(iii) Which structural and policy-related variables determine macroeconomic performance measured by growth levels, growth volatility, and inflation?

In order to respond to the latter questions, this research agenda revisits and extends previous hypotheses on the empirical determinants of and interrelations between macroeconomic regimes, policies, and outcomes. We subject many behavioral hypotheses to empirical scrutiny for the largest possible world data base (covering more than 100 countries, with annual time series that extend, at most, from 1970 to 2008), and using a battery of frontier panel-data estimation techniques.

This paper summarizes the key results of this research agenda, without reporting the batteries of robustness tests for alternative specifications, estimation methods, and sub-samples that can be found in the 12 individual papers that comprise this project. I also abstract from a detailed review of related literature, presented in the individual papers.

Section 2 summarizes estimation methods and data used in this project. Then I turn to the main hypotheses and report empirical results on macroeconomic regime choice (section 3), success of macroeconomic policies (section 4), and macroeconomic performance (section 5). I conclude briefly in section 6.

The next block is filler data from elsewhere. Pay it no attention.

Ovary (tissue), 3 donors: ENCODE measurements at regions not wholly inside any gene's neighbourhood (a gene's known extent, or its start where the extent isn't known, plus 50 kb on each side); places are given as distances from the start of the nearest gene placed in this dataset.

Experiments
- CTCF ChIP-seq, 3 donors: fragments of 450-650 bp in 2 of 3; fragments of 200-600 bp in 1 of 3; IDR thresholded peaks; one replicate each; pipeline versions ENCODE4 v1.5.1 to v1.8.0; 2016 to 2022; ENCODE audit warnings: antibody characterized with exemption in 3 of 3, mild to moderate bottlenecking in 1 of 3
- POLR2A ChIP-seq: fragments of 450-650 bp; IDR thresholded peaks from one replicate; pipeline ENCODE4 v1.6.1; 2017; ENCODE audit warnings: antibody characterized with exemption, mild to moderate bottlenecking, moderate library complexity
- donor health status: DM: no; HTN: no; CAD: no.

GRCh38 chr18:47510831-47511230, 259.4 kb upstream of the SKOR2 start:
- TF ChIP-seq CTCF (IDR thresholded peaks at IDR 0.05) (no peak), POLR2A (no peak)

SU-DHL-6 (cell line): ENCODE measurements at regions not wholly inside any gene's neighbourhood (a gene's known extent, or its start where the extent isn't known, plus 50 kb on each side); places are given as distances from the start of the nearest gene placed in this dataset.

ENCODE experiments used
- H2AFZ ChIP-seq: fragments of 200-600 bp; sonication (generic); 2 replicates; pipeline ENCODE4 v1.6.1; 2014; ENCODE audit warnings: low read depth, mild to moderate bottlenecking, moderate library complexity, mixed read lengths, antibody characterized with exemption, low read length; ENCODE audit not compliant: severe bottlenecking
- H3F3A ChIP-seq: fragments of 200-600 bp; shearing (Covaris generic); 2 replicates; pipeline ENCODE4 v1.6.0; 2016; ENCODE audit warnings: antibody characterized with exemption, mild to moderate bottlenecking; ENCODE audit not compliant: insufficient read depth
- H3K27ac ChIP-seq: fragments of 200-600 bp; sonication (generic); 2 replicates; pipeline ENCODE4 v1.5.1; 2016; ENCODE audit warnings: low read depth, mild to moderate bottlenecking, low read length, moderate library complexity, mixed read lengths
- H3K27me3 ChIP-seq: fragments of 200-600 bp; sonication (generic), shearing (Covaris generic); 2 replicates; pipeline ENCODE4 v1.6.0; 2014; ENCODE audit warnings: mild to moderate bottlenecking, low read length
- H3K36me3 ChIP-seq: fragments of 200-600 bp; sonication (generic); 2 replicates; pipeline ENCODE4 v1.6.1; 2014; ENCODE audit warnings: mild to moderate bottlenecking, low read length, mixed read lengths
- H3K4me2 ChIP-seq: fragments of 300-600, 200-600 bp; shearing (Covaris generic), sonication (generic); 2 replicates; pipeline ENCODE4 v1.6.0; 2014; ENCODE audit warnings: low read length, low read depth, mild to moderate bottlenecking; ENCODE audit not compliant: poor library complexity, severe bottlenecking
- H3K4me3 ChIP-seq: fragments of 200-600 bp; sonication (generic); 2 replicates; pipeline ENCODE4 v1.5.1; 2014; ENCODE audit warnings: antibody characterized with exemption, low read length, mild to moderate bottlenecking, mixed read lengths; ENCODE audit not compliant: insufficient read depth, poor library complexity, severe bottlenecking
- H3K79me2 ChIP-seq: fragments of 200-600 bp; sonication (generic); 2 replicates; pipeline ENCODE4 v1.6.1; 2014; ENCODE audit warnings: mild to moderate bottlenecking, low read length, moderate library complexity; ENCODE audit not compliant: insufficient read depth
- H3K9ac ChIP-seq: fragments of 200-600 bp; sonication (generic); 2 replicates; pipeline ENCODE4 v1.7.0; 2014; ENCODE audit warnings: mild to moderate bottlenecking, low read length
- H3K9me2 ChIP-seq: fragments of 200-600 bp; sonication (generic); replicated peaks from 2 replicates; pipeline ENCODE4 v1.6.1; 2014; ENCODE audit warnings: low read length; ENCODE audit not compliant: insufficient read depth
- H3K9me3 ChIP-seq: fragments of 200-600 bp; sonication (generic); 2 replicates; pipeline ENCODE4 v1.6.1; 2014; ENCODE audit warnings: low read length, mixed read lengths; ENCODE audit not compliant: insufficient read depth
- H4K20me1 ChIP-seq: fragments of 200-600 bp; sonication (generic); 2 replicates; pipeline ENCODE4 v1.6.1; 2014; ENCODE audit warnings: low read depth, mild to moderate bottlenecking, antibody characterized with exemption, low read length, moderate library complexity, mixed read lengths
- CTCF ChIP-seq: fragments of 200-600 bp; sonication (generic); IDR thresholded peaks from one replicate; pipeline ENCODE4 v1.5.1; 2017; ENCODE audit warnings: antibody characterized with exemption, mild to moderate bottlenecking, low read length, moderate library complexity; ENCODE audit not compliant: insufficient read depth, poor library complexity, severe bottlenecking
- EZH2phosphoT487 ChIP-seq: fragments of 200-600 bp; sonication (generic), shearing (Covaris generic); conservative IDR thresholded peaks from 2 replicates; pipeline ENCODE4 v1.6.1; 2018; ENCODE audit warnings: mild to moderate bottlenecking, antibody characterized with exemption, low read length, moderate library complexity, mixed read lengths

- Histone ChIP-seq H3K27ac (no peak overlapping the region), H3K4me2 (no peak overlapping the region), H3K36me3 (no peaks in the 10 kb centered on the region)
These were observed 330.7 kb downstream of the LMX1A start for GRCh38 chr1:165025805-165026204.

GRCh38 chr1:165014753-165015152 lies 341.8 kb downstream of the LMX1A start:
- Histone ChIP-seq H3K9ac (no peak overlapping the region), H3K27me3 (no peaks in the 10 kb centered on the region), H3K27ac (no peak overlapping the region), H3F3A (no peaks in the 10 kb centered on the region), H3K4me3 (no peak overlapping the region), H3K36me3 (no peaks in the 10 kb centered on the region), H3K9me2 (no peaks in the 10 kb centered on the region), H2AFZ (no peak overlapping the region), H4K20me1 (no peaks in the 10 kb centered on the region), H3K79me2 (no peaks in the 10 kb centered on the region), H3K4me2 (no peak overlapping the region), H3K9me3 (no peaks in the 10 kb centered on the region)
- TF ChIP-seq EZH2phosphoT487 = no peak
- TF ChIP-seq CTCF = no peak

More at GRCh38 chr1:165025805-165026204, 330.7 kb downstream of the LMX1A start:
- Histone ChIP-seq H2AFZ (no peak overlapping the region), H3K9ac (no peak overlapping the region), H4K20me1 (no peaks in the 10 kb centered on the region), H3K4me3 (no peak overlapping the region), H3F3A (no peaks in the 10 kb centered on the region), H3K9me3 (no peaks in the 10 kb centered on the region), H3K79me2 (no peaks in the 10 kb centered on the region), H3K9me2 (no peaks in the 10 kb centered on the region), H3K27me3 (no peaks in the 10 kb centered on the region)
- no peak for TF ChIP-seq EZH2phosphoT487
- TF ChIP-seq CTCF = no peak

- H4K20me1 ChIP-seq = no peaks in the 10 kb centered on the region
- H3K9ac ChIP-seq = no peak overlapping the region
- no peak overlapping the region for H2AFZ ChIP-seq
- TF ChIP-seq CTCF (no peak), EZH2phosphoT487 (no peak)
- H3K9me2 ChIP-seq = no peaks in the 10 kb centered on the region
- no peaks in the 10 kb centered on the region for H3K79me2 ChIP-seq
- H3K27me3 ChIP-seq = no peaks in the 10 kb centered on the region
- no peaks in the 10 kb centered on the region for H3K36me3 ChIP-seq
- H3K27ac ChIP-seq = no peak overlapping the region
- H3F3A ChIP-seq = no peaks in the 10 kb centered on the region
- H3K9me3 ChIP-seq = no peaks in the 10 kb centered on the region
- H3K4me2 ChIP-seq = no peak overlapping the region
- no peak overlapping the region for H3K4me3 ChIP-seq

2.       ESTIMATION METHODS AND DATA

The general estimation model for macroeconomic panels used in testing the empirical models encompasses the lagged dependent variable, two vectors of independent variables, interaction terms between sub-groups of independent variables, interaction terms between sub-groups of independent variables and group-specific dummy variables, and country and time effects:

where yit is a continuous or discrete-choice dependent variable for macroeconomic regimes, policy outcomes or performance measures, xit is a vector of exogenous variables, zit is a vector of exogenous variables, Di,t is a vector of binary dummy variables that clusters independent variables into different country groups or time periods, u¡ is a country effect, vt is a time effect, and εi,t is a stochastic error term. Possible interaction effects between exogenous variables are denoted by the vector product of xi,t,k and zi,t,q, which are conforming sub-vectors of xi,t and zi,t, respectively. In order to test in a nested way for differences in behavior across different country groups and/or different time periods, interaction effects between exogenous variables and binary country-group and time-period dummy variables, Di,t, are also introduced.